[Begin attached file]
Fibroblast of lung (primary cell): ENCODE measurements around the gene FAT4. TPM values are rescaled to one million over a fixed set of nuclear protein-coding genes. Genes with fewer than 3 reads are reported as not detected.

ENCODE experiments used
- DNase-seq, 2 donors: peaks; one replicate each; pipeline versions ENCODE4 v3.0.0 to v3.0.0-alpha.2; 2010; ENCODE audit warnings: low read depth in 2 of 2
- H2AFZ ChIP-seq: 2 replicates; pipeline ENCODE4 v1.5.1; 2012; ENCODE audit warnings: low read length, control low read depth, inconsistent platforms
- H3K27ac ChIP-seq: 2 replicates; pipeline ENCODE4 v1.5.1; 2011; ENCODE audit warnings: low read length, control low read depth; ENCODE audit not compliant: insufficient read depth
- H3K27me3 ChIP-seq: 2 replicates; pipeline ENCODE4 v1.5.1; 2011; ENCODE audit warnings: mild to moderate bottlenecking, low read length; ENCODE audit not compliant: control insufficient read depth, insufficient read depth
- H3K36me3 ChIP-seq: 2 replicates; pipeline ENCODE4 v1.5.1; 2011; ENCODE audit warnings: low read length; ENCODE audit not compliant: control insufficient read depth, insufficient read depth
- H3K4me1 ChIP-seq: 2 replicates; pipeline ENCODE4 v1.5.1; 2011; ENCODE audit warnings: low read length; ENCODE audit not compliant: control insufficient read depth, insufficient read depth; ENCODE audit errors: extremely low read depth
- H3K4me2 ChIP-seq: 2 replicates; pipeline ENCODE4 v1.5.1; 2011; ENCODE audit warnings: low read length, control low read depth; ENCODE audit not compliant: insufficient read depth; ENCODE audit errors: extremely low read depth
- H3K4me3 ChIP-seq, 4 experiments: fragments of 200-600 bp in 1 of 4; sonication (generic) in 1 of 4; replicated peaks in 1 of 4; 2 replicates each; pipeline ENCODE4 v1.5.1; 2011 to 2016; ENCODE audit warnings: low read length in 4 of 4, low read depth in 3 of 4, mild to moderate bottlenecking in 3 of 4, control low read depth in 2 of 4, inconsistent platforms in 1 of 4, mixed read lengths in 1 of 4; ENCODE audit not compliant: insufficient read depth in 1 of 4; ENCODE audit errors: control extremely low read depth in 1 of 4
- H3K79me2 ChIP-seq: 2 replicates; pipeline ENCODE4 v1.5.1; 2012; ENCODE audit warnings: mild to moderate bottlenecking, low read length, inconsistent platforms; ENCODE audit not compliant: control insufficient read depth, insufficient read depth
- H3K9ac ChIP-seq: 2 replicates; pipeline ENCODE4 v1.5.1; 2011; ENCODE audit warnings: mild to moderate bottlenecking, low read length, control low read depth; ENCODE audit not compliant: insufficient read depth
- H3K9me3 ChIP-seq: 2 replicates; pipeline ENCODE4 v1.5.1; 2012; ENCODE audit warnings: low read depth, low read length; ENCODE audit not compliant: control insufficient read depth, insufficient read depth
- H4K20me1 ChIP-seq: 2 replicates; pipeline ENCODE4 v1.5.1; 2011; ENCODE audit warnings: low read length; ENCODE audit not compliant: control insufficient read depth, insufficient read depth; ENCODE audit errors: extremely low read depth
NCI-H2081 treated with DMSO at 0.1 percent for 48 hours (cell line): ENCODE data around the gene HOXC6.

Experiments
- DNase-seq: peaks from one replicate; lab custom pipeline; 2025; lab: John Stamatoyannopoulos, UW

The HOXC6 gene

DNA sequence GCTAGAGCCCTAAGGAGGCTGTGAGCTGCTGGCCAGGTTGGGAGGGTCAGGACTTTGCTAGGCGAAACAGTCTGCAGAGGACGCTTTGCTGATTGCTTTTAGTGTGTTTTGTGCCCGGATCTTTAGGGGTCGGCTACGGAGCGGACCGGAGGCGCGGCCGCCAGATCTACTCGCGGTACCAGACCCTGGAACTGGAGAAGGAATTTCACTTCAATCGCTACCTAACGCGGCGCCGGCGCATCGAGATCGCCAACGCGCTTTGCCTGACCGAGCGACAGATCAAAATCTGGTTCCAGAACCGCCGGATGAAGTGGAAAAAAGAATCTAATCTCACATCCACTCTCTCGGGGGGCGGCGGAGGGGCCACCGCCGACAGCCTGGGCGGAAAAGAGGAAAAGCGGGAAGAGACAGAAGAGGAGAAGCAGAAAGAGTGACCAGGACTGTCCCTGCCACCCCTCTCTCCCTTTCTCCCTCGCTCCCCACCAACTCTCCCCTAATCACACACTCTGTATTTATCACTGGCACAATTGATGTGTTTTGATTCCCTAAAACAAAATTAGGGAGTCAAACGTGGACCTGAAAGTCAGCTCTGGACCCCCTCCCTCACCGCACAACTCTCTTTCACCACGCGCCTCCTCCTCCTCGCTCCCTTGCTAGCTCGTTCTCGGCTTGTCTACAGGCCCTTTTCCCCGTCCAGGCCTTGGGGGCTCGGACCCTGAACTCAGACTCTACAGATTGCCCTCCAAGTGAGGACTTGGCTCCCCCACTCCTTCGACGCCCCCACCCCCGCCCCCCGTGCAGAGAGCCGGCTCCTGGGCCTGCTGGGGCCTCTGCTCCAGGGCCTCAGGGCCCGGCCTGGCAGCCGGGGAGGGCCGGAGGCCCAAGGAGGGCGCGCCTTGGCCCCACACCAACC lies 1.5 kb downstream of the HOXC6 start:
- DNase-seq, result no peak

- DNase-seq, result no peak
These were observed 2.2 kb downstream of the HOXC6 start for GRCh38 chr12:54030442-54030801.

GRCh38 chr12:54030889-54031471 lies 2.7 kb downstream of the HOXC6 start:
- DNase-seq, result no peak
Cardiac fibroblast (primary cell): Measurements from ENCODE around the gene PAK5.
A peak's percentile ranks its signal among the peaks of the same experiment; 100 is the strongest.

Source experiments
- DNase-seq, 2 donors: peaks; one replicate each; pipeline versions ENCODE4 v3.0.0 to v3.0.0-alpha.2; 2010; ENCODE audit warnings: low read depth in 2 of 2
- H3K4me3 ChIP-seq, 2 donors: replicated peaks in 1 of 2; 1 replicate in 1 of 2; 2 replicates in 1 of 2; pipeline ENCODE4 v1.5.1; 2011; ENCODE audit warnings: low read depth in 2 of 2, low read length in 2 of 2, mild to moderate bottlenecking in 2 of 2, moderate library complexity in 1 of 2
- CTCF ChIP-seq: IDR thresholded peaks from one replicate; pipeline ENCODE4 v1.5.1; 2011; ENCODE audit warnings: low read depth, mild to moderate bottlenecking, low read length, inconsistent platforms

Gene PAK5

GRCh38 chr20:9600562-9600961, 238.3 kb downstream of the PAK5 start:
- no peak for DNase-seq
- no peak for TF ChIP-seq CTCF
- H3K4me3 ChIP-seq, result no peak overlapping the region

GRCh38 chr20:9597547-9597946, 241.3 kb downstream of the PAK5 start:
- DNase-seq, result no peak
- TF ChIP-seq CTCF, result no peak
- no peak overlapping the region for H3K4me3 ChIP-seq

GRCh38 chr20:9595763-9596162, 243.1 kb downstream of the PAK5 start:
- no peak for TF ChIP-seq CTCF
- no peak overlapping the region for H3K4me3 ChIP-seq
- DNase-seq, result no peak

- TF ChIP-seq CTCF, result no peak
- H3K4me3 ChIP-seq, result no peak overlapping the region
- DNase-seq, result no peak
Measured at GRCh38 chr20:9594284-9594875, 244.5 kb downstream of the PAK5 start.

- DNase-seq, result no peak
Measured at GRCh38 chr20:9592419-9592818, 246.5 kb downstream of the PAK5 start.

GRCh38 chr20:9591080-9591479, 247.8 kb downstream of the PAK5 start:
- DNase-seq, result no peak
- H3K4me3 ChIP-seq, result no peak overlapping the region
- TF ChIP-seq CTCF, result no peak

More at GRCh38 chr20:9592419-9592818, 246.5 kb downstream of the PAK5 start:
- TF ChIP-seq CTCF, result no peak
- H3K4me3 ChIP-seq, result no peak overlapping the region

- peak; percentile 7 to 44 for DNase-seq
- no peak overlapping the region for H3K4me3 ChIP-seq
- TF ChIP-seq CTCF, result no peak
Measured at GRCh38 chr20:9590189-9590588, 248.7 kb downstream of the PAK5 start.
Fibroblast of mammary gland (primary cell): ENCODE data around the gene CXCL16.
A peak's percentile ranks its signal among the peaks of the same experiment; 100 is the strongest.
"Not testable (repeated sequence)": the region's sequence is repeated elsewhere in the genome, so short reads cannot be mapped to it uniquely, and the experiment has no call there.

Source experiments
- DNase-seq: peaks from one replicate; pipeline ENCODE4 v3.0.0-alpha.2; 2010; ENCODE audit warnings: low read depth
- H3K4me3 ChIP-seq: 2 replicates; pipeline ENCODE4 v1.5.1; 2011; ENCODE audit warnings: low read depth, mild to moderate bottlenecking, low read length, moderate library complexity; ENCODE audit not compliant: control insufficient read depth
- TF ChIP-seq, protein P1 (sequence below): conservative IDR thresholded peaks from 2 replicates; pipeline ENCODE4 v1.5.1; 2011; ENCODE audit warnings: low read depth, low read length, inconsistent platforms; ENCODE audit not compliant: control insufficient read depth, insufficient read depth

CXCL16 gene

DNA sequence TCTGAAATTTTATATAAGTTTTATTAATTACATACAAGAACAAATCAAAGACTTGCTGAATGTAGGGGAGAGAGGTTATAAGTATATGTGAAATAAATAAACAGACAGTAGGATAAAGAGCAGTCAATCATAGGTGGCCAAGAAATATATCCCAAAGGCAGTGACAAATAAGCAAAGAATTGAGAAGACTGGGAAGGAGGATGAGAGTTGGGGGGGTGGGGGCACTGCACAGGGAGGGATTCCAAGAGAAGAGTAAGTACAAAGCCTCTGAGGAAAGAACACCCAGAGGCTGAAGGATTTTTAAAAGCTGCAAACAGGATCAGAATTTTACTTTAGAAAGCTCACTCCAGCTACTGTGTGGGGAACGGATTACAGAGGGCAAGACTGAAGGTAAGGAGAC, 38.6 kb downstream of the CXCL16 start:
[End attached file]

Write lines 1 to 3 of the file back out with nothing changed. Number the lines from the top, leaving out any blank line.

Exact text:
Fibroblast of lung (primary cell): ENCODE measurements around the gene FAT4. TPM values are rescaled to one million over a fixed set of nuclear protein-coding genes. Genes with fewer than 3 reads are reported as not detected.

ENCODE experiments used
- DNase-seq, 2 donors: peaks; one replicate each; pipeline versions ENCODE4 v3.0.0 to v3.0.0-alpha.2; 2010; ENCODE audit warnings: low read depth in 2 of 2